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Why Steam Works

Feature: How Valve is revitalising PC gaming

"We're talking about Valve becoming the platform holder and guardian of the PC as a gaming system over the next two years," says Stephen Gaffney, Business Development Manager of Splash Damage.

The Enemy Territory: Quake Wars developer is responding to Valve's announcement of Steamworks, a suite of publishing apps that will enable developers and publishers to use Steam's many tools for free.

Valve are giving away the tools that make up 80-90% of Steam. With 15 million customers, their digital delivery platform has already taken on a life of its own: through it you can buy all of Valve's releases and over 250 third-party games, while it also takes care of multiplayer matchmaking, voice chat, stats collection, anti-piracy measures and sales tracking.


Now they're going to give everyone in the industry the opportunity to use that functionality, solving at a stroke many issues that burn up development time, incur costs and hit sales. Steamworks could place PC gaming back at the forefront of the videogame world and make it a more viable platform than ever for developers to focus on.

Valve announced Steam back in 2002, after a troubled beta process where it seemed to many users that Valve were anything but ready to ship a game through this software.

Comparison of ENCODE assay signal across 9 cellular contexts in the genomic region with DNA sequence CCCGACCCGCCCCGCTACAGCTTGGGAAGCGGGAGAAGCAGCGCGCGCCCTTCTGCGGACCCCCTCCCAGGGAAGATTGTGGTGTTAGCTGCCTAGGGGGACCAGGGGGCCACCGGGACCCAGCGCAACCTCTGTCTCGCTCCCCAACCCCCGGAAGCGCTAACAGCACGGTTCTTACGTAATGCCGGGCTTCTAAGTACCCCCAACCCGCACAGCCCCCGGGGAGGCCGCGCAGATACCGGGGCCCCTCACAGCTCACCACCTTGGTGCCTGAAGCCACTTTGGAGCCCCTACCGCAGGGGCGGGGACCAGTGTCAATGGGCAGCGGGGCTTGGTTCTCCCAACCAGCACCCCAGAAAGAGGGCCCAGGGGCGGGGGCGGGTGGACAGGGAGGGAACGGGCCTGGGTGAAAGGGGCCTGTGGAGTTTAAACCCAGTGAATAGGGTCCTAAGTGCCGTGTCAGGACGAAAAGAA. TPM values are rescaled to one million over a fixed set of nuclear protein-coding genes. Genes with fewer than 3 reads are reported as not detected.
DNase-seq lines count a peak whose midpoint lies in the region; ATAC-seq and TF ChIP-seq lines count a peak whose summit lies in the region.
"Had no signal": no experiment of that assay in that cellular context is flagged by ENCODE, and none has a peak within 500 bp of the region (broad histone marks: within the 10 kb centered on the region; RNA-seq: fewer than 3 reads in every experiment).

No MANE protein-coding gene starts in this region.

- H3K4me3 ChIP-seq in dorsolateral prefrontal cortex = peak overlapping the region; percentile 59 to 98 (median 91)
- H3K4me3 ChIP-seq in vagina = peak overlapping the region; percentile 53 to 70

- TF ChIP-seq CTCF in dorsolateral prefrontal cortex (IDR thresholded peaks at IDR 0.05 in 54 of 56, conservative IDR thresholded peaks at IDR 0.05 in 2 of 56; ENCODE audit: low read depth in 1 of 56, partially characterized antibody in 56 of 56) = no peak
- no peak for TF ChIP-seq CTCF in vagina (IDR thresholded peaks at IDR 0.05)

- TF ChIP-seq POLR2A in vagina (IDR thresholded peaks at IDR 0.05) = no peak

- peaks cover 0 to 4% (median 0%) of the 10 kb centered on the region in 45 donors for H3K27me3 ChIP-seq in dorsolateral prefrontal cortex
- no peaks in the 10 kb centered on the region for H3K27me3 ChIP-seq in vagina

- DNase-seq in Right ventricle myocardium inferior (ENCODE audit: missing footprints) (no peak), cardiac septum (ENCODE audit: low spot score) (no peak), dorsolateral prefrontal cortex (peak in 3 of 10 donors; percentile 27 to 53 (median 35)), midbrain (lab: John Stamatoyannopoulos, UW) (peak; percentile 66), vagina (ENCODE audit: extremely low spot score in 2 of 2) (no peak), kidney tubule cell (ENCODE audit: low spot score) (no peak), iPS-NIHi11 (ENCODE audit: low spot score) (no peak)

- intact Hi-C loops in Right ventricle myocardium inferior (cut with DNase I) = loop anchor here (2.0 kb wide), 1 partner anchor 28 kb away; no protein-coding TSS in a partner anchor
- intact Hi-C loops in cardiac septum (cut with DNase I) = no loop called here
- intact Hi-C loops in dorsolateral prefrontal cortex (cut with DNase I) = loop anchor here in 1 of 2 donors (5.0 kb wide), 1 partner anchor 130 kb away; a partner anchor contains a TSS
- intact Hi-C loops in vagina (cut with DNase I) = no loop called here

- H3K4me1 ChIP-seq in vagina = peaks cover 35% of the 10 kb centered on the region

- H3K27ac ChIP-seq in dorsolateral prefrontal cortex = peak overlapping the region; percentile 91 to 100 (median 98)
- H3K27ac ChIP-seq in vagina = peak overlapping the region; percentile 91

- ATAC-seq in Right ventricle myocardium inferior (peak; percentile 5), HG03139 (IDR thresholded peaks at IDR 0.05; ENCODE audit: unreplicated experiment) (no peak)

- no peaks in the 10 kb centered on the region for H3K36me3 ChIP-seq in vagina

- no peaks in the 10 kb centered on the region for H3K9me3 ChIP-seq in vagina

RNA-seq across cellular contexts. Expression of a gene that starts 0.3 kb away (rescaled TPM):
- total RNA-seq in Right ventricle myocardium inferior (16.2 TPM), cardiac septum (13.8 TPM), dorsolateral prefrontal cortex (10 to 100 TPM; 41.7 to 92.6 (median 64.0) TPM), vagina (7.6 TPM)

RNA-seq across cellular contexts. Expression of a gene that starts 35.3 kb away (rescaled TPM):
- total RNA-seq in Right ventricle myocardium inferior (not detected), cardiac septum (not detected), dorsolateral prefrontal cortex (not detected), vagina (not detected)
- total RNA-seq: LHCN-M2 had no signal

The initial idea was to keep the Counter-Strike community rolling along and provide a timely way of releasing updates, and eventually games. Erik Johnson, Valve's product manager, was there at the launch: "Counter-Strike went ballistic, and there was a pretty acute issue of getting patches to the customers. We had one of the big download sites at the time send me an email that said 'Sorry, we can't host your updates any more because it just cost us too much money.' Well, shit!"

Valve's numerous game updates presented a problem. They were releasing huge updates for Counter-Strike that were approaching full game development costs four times a year, and with those updates there were four or five days of confusion as the players attempted to find the patch and update.

Their own popularity was the problem. The solution was to release incremental updates, more often - thus Steam was born. And when it finally launched, the size of the Counter-Strike community, coupled with those waiting for Half-Life 2, broke it.

Erik explains: "It was gut-wrenching, because we had invested a ton of time into building this userbase and we were putting them into this situation where, internally, we saw the long term plan for Steam and they were happy there, but they were not happy the first time they showed up. We were terrified: we had a bunch of unhappy customers, and at that point Valve had never had unhappy customers. Truly, we were delivering a bad experience. And we had a lot of confidence we could fix that... but we'd better get there as fast as we can."


Doug Lombardi, Valve's VP of marketing: "The first products we launched on Steam in 2004 (March for CS: Condition Zero, then HL2 in November) taught us a lot about offering full products over the wire. Most of that can be chalked up to teething pains on our side, and much of that was solved by investing in more hardware and people.

"In addition, there were some minor pains incurred due the lack of broadband penetration around the world at that time. Luckily, four years later, we're attacking interesting features and have moved beyond the 'just make it work' phase."

Which is where Steamworks comes in. Steam's tools have been so successful that publishers and gamers have been begging Valve to release them. Steamworks is Valve's response.

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